Part 1 of a series on enterprise information systems
This is the start of a series of blogs looking at various ways enterprise information systems are used
Hospital systems are not an area I thought much about – until I had the chance to experience them when my son was admitted to a private hospital in Johannesburg for an operation.
To start, the process of admission took a long time with multiple forms to sign and authorise, and foolishly I thought the process after that would be straight-forward. When we got to the ward, however, there was even more paperwork to complete, some of it involving duplication of other paperwork, and this took even longer than the admission process did.
I am aware that hospital information systems are a major drive by some advocates of improving information management and flow in hospitals. But I am married to a doctor and when I have asked her why there is so much paper in hospitals, her response is that doctors need the information in that way. What is provided on paper has evolved over time so that the information doctors and nurses need is in a way that is easy and quick to understand and interpret.
The other aspect of the medical world that is now apparent to me is how expensive a relatively minor operation has become. Fortunately my medical insurance covered the operation but they provided reports on the various costs, and I was amazed at the expense.
If new information systems are to be introduced into hospitals, they cannot be a factor that increases costs further, or give doctors and hospitals a reason to charge more. Eli Goldratt argues in the Theory of Constraints, and in his seminal book, The Goal, that a business benefit is only real if it does at least one of three things:
- increases throughput (the rate at which revenue is generated);
- reduces inventory;
- reduces operating expenses.
In a hospital, Item 1 is constrained by regulation and medical practice. Item 2 is one area for improvement considering the cost of medical material these days, but it would be Item 3 that new systems would have to be focused on.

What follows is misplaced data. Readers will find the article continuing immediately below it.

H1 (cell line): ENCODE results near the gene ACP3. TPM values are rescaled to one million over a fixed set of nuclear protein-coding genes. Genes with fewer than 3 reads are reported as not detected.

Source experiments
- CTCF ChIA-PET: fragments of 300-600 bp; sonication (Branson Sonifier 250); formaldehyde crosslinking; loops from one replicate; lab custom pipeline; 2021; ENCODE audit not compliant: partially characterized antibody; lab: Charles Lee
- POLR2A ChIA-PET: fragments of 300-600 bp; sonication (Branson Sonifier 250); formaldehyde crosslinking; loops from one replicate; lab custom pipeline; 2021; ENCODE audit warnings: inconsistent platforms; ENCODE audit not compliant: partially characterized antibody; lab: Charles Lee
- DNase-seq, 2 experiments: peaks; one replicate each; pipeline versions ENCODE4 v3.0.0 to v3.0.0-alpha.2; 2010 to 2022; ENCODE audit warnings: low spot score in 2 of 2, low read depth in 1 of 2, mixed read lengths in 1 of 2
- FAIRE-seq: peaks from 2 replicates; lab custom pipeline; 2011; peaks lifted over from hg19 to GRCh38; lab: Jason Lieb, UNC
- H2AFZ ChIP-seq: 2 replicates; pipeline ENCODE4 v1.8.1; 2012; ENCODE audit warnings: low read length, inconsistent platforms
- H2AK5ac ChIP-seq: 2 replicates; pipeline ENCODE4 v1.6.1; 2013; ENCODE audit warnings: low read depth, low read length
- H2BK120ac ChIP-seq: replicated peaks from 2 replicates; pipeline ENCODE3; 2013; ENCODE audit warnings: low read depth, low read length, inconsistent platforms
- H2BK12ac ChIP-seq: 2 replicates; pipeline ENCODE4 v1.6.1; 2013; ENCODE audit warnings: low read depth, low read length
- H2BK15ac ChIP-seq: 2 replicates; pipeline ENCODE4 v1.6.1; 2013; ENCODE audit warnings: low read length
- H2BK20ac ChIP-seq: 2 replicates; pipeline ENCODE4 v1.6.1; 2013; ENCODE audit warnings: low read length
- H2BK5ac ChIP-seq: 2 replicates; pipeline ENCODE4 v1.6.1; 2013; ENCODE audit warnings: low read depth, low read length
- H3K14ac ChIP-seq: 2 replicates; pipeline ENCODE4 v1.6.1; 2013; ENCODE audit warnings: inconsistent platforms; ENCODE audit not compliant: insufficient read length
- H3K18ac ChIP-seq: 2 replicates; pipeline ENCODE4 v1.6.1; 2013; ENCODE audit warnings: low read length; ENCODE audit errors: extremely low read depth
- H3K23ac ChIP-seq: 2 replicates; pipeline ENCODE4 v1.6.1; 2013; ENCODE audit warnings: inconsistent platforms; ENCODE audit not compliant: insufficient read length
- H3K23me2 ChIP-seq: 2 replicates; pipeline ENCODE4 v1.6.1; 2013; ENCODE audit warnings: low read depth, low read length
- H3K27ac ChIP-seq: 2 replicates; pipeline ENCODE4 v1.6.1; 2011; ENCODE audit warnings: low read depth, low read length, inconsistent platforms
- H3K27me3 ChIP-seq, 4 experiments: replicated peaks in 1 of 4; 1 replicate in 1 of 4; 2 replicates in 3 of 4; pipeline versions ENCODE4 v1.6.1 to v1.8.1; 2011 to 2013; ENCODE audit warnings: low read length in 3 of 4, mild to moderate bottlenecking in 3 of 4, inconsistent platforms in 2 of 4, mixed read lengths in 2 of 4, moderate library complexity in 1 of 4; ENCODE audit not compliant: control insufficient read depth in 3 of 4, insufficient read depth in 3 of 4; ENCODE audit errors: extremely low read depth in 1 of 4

Where in the hospital process chain can operating expenses be reduced? One area might be administration-related costs – all that paper pushing. So could hospital information systems reduce operating expenses by focusing on information delivery, its content and context? If information on a form was captured once, then other forms could be generated from that information.
It did occur to me that all the paper forms that I saw had to cost the hospital something, and storing it must have a cost. However, I could not personally justify a new system that, say, used tablet computers (like the Apple iPad) to record and display information if that cost was more than the paper processing and storage cost.
The same applies to enterprise systems in other businesses: what are the real business benefits of a new system. I will be getting to that issue in a later article.
For benefits that are less easy to quantify – such as improving risk or governance, information visibility, or alignment of operations and strategy – the difficulty is to collectively decide and agree on the assumptions that make up these benefits.
What is your experience of assessing business value of an enterprise system? Specifically for hospitals, I would be very interested to learn how new systems have performed in terms of the Goldratt measures.